What to know about Rep. Jim Jordan, House Republicans' nominee for speaker
MARY LOUISE KELLY, HOST:
House Republicans have nominated Ohio Republican Jim Jordan to serve as the next speaker of the House. In recent years, he has become a significant force in the party. Now he says he is picking up the support he needs to win the job.
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JIM JORDAN: I feel real good about the momentum we have, and I think we're real close. The vote is going to be tomorrow.
KELLY: That is Jordan talking to CNN today. NPR congressional correspondent Deirdre Walsh joins me now. Hey, there.
DEIRDRE WALSH, BYLINE: Hey, there.
KELLY: Hey, there. So Jordan's sounding pretty confident. But for those of us watching the speaker's race closely, this is not our first rodeo. Does it actually look like he will be elected tomorrow?
WALSH: He could. It's going to be close. I mean, he needs 217 votes if all 221 House Republicans show up and vote on the House floor. Jordan won the nomination inside the House Republican Conference on Friday, but he did face some stiff resistance from some of his colleagues. He's been meeting one-on-one with them. His allies have really been waging a very public campaign to support him on social media, on conservative news outlets. Those allies emphasized that president - former President Donald Trump endorsed Jordan. He's very popular with the GOP base. One big factor to think about in terms of tomorrow's vote is that it's a public roll call vote, unlike the secret ballot that happened on Friday. And if he doesn't win on the first ballot, we could see multiple ballots.
KELLY: Yeah, like we saw earlier in the year. OK, so I'm thinking about Jim Jordan's trajectory. Jordan started out as an outsider. He is now on the verge, maybe, of being second in line to the president. How'd he get here?
WALSH: I mean, it's a really dramatic political arc over the last 15 years. Jordan was really considered to be sort of the far-right of the Republican conference. Now he's really a barometer of where the party is. He was elected in 2006 after serving as a state legislator. When he came to Congress, he became immediately critical of his own leadership, arguing they weren't conservative enough. He clashed repeatedly with then-Speaker John Boehner. He was part of a group pushing to defund Obamacare back in 2013, and that fight led to a government shutdown. In 2015, Jordan was one of the co-founders of the House Freedom Caucus, a far-right group. That group ended up driving Boehner out as speaker that year.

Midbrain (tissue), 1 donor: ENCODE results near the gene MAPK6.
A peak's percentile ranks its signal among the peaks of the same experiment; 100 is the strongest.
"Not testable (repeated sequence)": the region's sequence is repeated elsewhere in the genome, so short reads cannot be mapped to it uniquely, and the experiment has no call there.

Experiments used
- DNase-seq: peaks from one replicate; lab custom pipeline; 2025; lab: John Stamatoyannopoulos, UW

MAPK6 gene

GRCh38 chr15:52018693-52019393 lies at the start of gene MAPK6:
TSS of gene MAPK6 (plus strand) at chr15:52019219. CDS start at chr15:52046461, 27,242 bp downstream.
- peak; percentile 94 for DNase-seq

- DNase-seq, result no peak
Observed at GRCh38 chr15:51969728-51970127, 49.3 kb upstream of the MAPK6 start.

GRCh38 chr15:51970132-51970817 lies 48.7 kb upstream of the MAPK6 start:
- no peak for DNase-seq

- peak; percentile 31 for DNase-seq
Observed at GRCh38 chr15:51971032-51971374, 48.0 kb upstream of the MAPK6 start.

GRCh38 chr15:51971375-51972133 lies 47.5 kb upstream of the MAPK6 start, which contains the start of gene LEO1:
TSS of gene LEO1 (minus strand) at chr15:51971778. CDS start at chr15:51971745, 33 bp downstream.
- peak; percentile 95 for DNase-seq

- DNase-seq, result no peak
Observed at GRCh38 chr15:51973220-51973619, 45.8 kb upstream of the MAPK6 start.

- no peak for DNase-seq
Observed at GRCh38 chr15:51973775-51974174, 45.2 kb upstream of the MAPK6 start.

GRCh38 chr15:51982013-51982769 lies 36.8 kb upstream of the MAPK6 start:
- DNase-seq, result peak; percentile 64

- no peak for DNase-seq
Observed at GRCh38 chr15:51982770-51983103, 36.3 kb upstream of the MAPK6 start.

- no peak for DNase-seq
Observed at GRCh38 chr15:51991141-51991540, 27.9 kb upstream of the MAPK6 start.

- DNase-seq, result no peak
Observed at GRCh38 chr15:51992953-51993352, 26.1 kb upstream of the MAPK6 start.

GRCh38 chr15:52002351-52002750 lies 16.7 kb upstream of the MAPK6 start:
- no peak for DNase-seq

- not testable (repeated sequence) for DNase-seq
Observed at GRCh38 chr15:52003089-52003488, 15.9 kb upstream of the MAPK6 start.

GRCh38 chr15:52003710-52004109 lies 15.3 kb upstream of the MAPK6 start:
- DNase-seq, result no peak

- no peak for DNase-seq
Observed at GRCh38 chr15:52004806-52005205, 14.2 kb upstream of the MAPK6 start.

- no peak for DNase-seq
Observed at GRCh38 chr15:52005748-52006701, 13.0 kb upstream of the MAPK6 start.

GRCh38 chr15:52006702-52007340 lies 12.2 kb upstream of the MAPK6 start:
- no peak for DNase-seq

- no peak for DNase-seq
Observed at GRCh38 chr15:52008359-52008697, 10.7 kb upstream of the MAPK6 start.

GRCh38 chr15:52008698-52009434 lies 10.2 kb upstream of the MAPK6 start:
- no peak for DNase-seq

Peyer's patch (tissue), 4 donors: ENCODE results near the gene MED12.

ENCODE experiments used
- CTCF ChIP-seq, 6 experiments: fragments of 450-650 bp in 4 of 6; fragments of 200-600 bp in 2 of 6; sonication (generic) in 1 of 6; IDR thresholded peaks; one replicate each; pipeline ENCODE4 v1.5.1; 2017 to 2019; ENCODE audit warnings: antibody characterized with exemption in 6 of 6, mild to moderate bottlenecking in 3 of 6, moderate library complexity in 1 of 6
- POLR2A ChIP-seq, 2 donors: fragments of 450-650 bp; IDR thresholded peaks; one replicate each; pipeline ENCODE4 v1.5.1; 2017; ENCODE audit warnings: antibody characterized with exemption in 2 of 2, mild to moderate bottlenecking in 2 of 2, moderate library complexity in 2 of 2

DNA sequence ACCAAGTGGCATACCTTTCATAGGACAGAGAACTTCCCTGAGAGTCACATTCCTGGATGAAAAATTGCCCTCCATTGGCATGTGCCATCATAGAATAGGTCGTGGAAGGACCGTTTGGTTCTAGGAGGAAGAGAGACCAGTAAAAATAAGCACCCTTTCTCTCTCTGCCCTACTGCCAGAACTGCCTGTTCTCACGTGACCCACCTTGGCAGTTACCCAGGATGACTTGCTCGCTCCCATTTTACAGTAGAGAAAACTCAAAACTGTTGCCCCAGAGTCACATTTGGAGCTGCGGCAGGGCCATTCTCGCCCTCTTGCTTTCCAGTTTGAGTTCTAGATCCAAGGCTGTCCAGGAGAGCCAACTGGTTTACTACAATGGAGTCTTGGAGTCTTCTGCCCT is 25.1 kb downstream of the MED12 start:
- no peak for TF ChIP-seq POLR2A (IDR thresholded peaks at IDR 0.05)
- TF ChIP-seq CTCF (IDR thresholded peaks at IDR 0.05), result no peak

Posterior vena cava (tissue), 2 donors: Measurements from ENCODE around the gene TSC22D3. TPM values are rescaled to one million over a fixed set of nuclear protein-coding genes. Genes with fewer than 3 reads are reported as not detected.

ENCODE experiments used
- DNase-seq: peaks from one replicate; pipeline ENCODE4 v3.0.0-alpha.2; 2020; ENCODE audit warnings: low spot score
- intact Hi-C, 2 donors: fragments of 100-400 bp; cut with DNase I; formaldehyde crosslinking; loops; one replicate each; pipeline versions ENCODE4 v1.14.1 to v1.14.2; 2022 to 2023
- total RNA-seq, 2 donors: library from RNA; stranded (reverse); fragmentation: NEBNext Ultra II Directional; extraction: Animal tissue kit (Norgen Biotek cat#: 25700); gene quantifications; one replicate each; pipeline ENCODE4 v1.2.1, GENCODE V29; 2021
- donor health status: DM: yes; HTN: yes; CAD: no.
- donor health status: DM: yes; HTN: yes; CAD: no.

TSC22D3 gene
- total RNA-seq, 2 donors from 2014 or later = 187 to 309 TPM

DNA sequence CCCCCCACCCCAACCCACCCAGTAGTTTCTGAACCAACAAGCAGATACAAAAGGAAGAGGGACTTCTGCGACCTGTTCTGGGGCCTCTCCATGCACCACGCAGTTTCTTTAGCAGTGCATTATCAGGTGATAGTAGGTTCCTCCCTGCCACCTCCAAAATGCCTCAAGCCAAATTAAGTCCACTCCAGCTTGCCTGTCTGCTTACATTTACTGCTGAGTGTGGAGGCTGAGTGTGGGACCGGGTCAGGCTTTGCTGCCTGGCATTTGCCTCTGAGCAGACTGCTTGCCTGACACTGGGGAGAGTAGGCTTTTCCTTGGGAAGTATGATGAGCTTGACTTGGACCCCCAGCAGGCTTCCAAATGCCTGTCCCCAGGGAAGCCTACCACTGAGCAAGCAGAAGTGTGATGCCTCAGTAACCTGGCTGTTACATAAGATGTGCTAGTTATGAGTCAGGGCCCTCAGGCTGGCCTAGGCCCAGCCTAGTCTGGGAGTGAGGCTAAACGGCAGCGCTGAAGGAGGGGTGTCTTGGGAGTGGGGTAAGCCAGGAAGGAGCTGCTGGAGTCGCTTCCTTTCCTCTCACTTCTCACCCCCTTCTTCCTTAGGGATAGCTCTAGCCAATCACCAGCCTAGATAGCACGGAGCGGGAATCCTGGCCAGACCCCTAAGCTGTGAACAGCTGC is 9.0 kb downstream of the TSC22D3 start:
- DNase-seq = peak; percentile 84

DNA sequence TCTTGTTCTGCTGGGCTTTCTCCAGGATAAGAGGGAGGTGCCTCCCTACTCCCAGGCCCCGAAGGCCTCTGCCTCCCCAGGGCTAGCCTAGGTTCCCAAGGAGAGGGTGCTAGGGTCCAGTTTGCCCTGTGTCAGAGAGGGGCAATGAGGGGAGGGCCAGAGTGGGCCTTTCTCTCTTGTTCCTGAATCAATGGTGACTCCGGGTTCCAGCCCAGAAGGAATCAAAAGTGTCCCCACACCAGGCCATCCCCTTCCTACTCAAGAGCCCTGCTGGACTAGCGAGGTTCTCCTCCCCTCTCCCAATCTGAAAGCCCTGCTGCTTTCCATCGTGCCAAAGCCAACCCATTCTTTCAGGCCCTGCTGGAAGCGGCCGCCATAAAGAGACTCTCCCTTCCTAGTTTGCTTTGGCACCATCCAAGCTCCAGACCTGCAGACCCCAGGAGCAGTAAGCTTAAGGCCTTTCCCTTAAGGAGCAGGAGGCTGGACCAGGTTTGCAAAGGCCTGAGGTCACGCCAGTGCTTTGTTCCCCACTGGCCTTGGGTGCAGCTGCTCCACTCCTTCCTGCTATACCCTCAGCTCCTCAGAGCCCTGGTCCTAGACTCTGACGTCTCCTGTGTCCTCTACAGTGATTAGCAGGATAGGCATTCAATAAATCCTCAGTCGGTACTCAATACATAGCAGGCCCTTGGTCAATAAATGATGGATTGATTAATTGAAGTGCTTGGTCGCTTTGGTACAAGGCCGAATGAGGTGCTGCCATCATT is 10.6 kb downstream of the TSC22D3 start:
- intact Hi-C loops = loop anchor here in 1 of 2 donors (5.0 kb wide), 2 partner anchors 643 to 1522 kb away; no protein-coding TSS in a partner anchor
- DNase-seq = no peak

KELLY: I remember. You mentioned Trump's endorsement of Jordan. What is the relationship between those two these days?
WALSH: Trump and Jordan are pretty close. I mean, Jordan really gained a national profile when he became the leading voice defending Trump in the first impeachment inquiry back in 2019, 2020. In terms of the 2020 election, Jim Jordan was part of a group of House Republicans that were in touch with the White House discussing this plan to block certification of the electoral votes in some of those key states on January 6. There's a lot of evidence about his role in that plot in the select January 6 committee's report. Jordan actually spoke to then-President Trump on January 6. He was subpoenaed by the select committee, but he never cooperated with that committee. House Democrats argue if he's elected speaker, Jordan could be a threat to democracy.
KELLY: And just quickly, speak to the issues, Deirdre - things like aid to Ukraine or Israel or avoiding a shutdown. Where is Jim Jordan on the issues that are going to face the next speaker?
WALSH: Well, Jordan has voted repeatedly against sending more money to Ukraine. House Republicans are sort of split down the middle on that issue. He does back an aid package for Israel. He says that would be a top priority if he gets the gavel. In terms of funding the government, whoever the next speaker is has this November 17 deadline to avoid a shutdown. So if it's Jordan, he's going to have to negotiate with Democrats to get a bill through. That's quite a turnaround from someone who usually has been attacking those deals.
KELLY: NPR's Deirdre Walsh. Thank you.
WALSH: Thank you. Transcript provided by NPR, Copyright NPR.
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